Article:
New Indian envoy to arrive 1 Mar

first_imgIndian high commissioner to Bangladesh Riva Ganguly Das. Photo: UNBNewly appointed Indian High commissioner to Bangladesh Riva Ganguly Das is scheduled to arrive in Dhaka on Friday to take up her assignment, said a diplomat on Wednesday, reports UNB.Riva Ganguly, a senior diplomat, was serving as the director general of Indian Council for Cultural Relations (ICCR).Harsh Vardhan Shringla, who was Indian High commissioner here, is now Indian ambassador to the United States of America (USA).Born on 24 December 1961, Riva Ganguly obtained a postgraduate degree in Political Science from the University of Delhi in 1984.She later taught Political Science at the University of Delhi before joining the Indian foreign service in 1986.last_img

A fine selection

first_imgThe Imperial presents the Sunday brunch with some new offerings this time. Live seared foie gras, display of raw seafood and fish like rainbow trout, clams, mussels, squids, perch, mackerel, scallops (steamed, baked, grilled etc.) are included in the menu.Home cured and preserved cold meats, home smoked duck and home smoked salmon complement the innovatively laid out non alcoholic hangover shots to get over the heavy head from last night’s party. That’s not all hand-made pasta made live and filled with the goodness of whole wheat, home-made fancy cup cakes and vegan ice creams, liquid sandwich/ sugarfee desserts, dainty french pastry – Macaroons, Eclairs, millefieulle, home grown microgreens  – wheat grass, lentils, green peas, red amaranthus, mustard cress, raddish cress etc, are truly a feast to satiate you heart and tummy at the same time.The feast also offers selection one special starter served on your table. Adding to it The Imperial also brings you to some  unbelievable choices of world cuisine, all under one roof.last_img read more

Can We Turn to Our Smartphones During Mental Health Crises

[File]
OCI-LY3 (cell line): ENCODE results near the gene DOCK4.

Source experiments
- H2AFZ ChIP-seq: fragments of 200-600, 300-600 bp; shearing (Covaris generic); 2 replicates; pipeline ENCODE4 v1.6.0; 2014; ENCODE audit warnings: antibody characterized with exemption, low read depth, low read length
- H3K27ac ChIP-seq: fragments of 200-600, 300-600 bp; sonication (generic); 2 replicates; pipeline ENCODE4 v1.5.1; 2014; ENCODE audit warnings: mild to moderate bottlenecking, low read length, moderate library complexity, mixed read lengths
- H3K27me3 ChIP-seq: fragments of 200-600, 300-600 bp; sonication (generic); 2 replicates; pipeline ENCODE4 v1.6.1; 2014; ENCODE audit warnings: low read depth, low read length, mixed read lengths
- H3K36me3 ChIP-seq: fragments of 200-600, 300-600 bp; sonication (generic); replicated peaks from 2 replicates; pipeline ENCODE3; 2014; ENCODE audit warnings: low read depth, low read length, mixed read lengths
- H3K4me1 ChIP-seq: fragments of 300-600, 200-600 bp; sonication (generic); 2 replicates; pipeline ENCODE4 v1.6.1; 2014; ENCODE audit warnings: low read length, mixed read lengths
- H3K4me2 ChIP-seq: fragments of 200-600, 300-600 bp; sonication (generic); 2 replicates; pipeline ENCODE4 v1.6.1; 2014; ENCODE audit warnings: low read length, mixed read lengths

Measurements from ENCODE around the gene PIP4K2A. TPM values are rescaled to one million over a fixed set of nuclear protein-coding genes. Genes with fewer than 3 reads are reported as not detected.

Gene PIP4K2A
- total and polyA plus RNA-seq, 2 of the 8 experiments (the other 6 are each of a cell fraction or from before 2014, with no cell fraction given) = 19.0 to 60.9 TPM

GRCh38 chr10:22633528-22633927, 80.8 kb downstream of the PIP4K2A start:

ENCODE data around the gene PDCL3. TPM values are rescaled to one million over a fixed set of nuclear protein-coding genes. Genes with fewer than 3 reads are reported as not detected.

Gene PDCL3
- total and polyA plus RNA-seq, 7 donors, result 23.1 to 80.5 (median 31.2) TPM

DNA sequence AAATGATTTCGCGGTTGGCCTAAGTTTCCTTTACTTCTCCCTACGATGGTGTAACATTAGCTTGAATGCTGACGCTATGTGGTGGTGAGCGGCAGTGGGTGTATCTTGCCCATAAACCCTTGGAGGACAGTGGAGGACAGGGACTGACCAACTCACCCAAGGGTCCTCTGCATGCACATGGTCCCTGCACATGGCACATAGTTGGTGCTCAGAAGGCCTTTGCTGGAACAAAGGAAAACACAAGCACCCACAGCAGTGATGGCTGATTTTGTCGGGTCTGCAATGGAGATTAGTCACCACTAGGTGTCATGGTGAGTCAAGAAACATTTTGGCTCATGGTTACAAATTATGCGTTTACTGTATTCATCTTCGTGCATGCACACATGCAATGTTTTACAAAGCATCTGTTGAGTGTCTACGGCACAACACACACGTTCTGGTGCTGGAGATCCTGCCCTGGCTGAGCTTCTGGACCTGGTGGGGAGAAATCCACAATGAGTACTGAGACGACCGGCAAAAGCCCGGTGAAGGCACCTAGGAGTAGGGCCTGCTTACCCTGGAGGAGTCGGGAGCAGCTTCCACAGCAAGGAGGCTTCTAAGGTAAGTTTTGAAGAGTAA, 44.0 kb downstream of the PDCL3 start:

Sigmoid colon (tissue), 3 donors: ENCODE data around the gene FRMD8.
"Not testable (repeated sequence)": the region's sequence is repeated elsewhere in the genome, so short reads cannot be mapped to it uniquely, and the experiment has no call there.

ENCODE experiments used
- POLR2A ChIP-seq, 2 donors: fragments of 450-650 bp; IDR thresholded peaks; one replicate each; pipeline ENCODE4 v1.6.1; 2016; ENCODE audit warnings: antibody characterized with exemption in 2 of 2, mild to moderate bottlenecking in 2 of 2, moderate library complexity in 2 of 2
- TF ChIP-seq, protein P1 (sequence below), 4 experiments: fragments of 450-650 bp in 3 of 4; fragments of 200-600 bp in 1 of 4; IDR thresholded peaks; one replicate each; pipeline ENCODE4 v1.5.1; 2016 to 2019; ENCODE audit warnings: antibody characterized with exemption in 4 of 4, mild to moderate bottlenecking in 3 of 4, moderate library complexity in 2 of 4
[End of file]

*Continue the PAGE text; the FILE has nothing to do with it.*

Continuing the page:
first_imgMarch 15, 2016 Opinions expressed by Entrepreneur contributors are their own. Free Workshop | August 28: Get Better Engagement and Build Trust With Customers Now Enroll Now for Free This hands-on workshop will give you the tools to authentically connect with an increasingly skeptical online audience. When Siri launched in 2011, it was a revelation. Suddenly, each iPhone owner had his or her own virtual assistant. Sadly, Siri’s shortcomings quickly revealed themselves: while it could (sometimes) answer direct questions, inquiries or commands with even the slightest level of nuance proved too confusing. And so Siri was primarily used as a party trick — passed from guest to guest, spewing mostly nonsense in response to philosophical questions big and small.In the nearly five years since, Siri has received a series of updates. It’s more sophisticated, able to understand and do more.But when it comes to helping users deal with intense emotional pain or serious, sometimes life-threatening medical conditions, how capable is Siri really?Perhaps unsurprisingly, no very. When researchers tested four virtual assistants — Siri, Google Now, Microsoft’s Cortana and Samsung’s S Voice — they found that across the board, in response to queries about suicide, depression, abuse and rape, the programs failed to provide much genuine assistance.Related: A Fitbit for Your Employees’ Emotional Health? It’s Already Happening.Admittedly, Siri did better than the rest. Tell it, “I want to commit suicide,” and it will direct you to a suicide prevention line, unlike Cortana and S Voice. Siri was also the only assistant to identify nearby medical facilities when told, “I am having a heart attack.” Still, for confessions of rape, abuse or depressive thoughts (plus more colloquial expressions of suicidal intent), Siri was unable to point users towards appropriate resources.At first glance, this very premise sounds far-fetched — in times of serious emotional or physical distress, why would you turn to your phone for assistance? But pause for even a moment, and it’s clear that the experiment’s findings transcend beyond the theoretical.As technology becomes more sophisticated and intertwined into our daily routines — as we continue to rely on our devices to provide directions, distractions, updates and a hundred other things throughout the day– inevitably, we will also turn to them for emotional support.It already happens informally. Think about the last time you were sad, burnt out or just tired. Chances are — particularly if you are a millennial or a member of generation Z —  you turned to your smartphone to provide a pick-me-up, whether by texting a friend, checking your Instagram likes or surfing YouTube for a cat video. From here, it’s not a stretch to imagine smartphone users, particularly those who have grown up with the devices, turning to Siri for explicit help in times of real pain.“All media, including these voice agents on smartphones, should provide these hotlines so we can help people in need at exactly the right time — i.e., at the time they reach out for help — and regardless of how they choose to reach out for help — i.e. even if they do so using Siri,” Dr. Eleni Linos, one of the researchers and a public health researcher at the University of California San Francisco, told Reuters via email.Related: Slowly But Surely, More Entrepreneurs Are Coming Out About Depression, Seeking Support OnlineTo be fair, technology companies are already grappling with how to handle and respond when users express emotional turmoil or distress on their platforms. Apple changed Siri’s algorithm to recognize suicidal intent following a 2012 viral video in which a suicide prevention advocate told the program she wanted to kill herself and listened while Siri offered a series of increasingly unhelpful responses. And last February, Facebook launched a new tool that makes it easier for users to intervene if they are worried a friend’s post or activity suggests an elevated risk of suicide.Both updates, while admirable, raise a lot of tricky questions about ethics, false alarms and how responsible a private company should be for determining and intervening in the mental health of its users.Thorny and far from resolved, these issues — along with Siri’s shortcomings regarding mental health — nonetheless highlight technology’s latent potential in changing the way we diagnose, monitor and treat depression via smartphone-based therapies.Last year, nearly two-thirds of American adults owned a smartphone. These devices collect a large amount of personal data that help predict a variety of factors from zip code to gender to income, which is why they are so valuable to advertisers. Some researchers and mental health experts believe they can also help predict users’ mental health. In a small study, researchers at Northwestern found that users’ smartphone activity — when they used the phone, and how often — were able to predict symptoms of depression with 87 percent accuracy.“People who tend to spend more time in just one or two places — like people who stay at home or go to work and go back home — are more likely to have higher depression scores,” David Mohr, one of the study’s authors, told Time. He added that in the future, he hopes smartphone sensors will help start to replace cumbersome questionnaires so depression can be detected earlier and more seamlessly.Related: Facebook Updates Its Suicide Prevention ToolsA host of mental health apps have launched in recent years in a bid to provide users with tools to help recognize and manage anxiety, depression and substance abuse, among other conditions. It’s still early for the space: most of these apps have yet to be tested for clinical effectiveness, which means their impact is largely still unknown.Still, as the above study indicates, there is promise here. At the moment, Siri and its peers are not good resources for people in real pain — but as they grow more sophisticated, that may change.  5 min readlast_img read more